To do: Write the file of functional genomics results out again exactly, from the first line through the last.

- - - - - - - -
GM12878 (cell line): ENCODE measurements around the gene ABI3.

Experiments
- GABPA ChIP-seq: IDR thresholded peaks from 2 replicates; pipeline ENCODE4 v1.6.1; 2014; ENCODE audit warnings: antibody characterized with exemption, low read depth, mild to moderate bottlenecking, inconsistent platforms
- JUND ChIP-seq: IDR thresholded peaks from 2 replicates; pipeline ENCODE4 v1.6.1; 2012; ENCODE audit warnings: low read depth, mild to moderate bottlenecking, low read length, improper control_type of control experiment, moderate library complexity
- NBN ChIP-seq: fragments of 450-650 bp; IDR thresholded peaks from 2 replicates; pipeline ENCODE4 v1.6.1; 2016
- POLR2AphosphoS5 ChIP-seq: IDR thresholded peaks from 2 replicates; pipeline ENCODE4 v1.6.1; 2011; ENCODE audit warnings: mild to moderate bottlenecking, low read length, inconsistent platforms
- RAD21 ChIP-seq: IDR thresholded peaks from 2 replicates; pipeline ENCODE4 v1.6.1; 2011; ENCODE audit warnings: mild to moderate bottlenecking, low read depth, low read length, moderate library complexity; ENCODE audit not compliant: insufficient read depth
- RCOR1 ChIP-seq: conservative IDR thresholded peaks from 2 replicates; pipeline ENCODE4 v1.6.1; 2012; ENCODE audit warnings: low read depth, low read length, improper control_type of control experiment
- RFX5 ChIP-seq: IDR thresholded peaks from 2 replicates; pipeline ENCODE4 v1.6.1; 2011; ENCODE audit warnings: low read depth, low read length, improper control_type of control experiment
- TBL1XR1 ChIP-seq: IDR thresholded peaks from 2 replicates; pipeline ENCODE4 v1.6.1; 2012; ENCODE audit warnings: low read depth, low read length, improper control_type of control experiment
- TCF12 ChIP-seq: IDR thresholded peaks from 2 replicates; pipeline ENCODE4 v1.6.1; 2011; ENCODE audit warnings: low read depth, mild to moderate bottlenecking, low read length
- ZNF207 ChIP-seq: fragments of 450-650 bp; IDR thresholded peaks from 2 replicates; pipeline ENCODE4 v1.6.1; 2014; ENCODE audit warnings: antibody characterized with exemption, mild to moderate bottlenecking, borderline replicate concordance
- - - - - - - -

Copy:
GM12878 (cell line): ENCODE measurements around the gene ABI3.

Experiments
- GABPA ChIP-seq: IDR thresholded peaks from 2 replicates; pipeline ENCODE4 v1.6.1; 2014; ENCODE audit warnings: antibody characterized with exemption, low read depth, mild to moderate bottlenecking, inconsistent platforms
- JUND ChIP-seq: IDR thresholded peaks from 2 replicates; pipeline ENCODE4 v1.6.1; 2012; ENCODE audit warnings: low read depth, mild to moderate bottlenecking, low read length, improper control_type of control experiment, moderate library complexity
- NBN ChIP-seq: fragments of 450-650 bp; IDR thresholded peaks from 2 replicates; pipeline ENCODE4 v1.6.1; 2016
- POLR2AphosphoS5 ChIP-seq: IDR thresholded peaks from 2 replicates; pipeline ENCODE4 v1.6.1; 2011; ENCODE audit warnings: mild to moderate bottlenecking, low read length, inconsistent platforms
- RAD21 ChIP-seq: IDR thresholded peaks from 2 replicates; pipeline ENCODE4 v1.6.1; 2011; ENCODE audit warnings: mild to moderate bottlenecking, low read depth, low read length, moderate library complexity; ENCODE audit not compliant: insufficient read depth
- RCOR1 ChIP-seq: conservative IDR thresholded peaks from 2 replicates; pipeline ENCODE4 v1.6.1; 2012; ENCODE audit warnings: low read depth, low read length, improper control_type of control experiment
- RFX5 ChIP-seq: IDR thresholded peaks from 2 replicates; pipeline ENCODE4 v1.6.1; 2011; ENCODE audit warnings: low read depth, low read length, improper control_type of control experiment
- TBL1XR1 ChIP-seq: IDR thresholded peaks from 2 replicates; pipeline ENCODE4 v1.6.1; 2012; ENCODE audit warnings: low read depth, low read length, improper control_type of control experiment
- TCF12 ChIP-seq: IDR thresholded peaks from 2 replicates; pipeline ENCODE4 v1.6.1; 2011; ENCODE audit warnings: low read depth, mild to moderate bottlenecking, low read length
- ZNF207 ChIP-seq: fragments of 450-650 bp; IDR thresholded peaks from 2 replicates; pipeline ENCODE4 v1.6.1; 2014; ENCODE audit warnings: antibody characterized with exemption, mild to moderate bottlenecking, borderline replicate concordance